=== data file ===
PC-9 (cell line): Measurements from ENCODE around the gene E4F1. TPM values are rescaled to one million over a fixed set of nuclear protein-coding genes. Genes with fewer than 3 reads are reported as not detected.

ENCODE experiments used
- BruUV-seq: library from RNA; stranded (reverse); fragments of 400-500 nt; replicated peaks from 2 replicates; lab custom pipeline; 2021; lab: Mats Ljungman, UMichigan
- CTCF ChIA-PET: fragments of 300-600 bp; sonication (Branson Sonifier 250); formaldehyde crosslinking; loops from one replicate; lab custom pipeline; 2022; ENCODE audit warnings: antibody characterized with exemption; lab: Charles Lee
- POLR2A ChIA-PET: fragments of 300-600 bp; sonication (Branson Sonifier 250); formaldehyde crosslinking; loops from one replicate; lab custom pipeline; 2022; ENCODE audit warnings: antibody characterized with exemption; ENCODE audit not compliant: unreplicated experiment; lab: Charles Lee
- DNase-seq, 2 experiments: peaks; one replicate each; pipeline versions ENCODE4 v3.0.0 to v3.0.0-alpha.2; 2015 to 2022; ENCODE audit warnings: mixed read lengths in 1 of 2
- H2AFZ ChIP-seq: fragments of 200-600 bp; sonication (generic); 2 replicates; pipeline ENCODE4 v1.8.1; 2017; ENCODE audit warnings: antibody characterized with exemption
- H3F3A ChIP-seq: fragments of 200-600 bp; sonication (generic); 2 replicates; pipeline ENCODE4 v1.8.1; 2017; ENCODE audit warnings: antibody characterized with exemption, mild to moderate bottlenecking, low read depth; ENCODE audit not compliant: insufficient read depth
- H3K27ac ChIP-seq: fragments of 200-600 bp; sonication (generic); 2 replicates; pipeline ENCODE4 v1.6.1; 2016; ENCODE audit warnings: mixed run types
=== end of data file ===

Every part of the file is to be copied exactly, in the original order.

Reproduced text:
PC-9 (cell line): Measurements from ENCODE around the gene E4F1. TPM values are rescaled to one million over a fixed set of nuclear protein-coding genes. Genes with fewer than 3 reads are reported as not detected.

ENCODE experiments used
- BruUV-seq: library from RNA; stranded (reverse); fragments of 400-500 nt; replicated peaks from 2 replicates; lab custom pipeline; 2021; lab: Mats Ljungman, UMichigan
- CTCF ChIA-PET: fragments of 300-600 bp; sonication (Branson Sonifier 250); formaldehyde crosslinking; loops from one replicate; lab custom pipeline; 2022; ENCODE audit warnings: antibody characterized with exemption; lab: Charles Lee
- POLR2A ChIA-PET: fragments of 300-600 bp; sonication (Branson Sonifier 250); formaldehyde crosslinking; loops from one replicate; lab custom pipeline; 2022; ENCODE audit warnings: antibody characterized with exemption; ENCODE audit not compliant: unreplicated experiment; lab: Charles Lee
- DNase-seq, 2 experiments: peaks; one replicate each; pipeline versions ENCODE4 v3.0.0 to v3.0.0-alpha.2; 2015 to 2022; ENCODE audit warnings: mixed read lengths in 1 of 2
- H2AFZ ChIP-seq: fragments of 200-600 bp; sonication (generic); 2 replicates; pipeline ENCODE4 v1.8.1; 2017; ENCODE audit warnings: antibody characterized with exemption
- H3F3A ChIP-seq: fragments of 200-600 bp; sonication (generic); 2 replicates; pipeline ENCODE4 v1.8.1; 2017; ENCODE audit warnings: antibody characterized with exemption, mild to moderate bottlenecking, low read depth; ENCODE audit not compliant: insufficient read depth
- H3K27ac ChIP-seq: fragments of 200-600 bp; sonication (generic); 2 replicates; pipeline ENCODE4 v1.6.1; 2016; ENCODE audit warnings: mixed run types